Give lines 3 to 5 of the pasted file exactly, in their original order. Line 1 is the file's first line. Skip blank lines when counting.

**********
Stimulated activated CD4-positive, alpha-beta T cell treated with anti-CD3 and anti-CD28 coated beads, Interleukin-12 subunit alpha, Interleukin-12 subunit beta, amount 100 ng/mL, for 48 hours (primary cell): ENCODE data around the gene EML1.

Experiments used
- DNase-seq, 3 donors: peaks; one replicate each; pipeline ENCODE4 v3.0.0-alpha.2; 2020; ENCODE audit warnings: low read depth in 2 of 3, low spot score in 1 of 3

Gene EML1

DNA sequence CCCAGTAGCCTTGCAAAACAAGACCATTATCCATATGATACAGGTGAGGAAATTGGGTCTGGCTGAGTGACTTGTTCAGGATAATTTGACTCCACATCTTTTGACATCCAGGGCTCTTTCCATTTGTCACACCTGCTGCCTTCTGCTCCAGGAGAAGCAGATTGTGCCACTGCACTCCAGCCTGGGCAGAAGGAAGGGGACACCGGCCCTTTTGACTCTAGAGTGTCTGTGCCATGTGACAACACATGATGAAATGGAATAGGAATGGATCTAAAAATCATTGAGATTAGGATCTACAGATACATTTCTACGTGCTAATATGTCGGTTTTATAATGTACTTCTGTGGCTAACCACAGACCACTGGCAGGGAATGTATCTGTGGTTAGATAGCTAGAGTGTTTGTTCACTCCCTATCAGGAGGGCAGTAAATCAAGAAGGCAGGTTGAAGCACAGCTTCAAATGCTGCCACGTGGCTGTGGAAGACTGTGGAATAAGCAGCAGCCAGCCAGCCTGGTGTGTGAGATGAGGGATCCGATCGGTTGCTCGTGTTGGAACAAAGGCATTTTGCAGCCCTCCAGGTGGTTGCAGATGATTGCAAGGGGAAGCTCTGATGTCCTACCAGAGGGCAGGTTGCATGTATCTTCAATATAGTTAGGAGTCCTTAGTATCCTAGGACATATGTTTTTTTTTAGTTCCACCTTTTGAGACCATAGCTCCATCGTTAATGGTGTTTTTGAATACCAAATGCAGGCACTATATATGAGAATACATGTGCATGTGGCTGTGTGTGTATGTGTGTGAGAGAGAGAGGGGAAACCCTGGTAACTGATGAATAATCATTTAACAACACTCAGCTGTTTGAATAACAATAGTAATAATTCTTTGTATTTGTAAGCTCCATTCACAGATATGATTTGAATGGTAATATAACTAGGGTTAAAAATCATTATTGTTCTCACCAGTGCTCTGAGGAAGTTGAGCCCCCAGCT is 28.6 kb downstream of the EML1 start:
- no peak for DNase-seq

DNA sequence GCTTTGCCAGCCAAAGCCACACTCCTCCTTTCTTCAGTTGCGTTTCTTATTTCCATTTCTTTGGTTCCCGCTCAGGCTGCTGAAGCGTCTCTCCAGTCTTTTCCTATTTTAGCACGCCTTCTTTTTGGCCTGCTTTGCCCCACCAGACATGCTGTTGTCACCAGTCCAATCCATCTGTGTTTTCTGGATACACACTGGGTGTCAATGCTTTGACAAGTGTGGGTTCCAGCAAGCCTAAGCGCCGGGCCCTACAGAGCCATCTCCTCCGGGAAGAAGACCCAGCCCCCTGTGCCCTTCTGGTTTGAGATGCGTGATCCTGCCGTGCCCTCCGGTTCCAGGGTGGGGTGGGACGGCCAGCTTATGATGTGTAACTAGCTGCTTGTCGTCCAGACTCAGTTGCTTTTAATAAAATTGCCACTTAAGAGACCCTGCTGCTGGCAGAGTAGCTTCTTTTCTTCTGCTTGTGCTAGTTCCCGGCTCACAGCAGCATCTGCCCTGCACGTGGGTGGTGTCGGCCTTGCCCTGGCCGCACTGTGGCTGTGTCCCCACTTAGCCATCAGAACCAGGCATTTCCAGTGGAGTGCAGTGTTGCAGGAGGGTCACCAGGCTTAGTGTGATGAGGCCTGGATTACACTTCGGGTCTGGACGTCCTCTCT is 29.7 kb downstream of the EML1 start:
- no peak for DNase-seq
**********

- DNase-seq, 3 donors: peaks; one replicate each; pipeline ENCODE4 v3.0.0-alpha.2; 2020; ENCODE audit warnings: low read depth in 2 of 3, low spot score in 1 of 3

Gene EML1

DNA sequence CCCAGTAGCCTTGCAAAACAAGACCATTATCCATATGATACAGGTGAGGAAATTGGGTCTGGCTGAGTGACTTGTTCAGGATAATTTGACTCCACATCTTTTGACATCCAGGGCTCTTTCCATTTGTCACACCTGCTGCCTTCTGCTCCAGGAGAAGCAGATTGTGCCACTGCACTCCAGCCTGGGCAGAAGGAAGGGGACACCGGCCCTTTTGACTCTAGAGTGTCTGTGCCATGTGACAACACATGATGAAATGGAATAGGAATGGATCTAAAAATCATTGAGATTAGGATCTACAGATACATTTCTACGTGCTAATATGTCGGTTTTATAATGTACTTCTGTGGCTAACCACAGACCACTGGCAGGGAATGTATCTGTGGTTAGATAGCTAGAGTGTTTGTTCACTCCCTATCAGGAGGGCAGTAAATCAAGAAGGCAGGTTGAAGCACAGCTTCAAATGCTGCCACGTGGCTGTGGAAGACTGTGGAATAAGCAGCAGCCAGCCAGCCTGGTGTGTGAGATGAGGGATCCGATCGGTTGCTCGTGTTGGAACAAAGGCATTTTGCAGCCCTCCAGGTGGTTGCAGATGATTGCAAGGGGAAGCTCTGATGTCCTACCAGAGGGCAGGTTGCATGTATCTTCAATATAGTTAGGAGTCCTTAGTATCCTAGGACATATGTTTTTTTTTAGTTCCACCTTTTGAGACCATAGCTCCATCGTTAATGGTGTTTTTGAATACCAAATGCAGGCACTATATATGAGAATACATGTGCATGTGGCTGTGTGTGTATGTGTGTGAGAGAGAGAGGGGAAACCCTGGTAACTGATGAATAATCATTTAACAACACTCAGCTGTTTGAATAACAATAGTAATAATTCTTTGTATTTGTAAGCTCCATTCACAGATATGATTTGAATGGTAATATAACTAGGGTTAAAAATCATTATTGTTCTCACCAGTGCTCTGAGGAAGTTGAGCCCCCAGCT is 28.6 kb downstream of the EML1 start: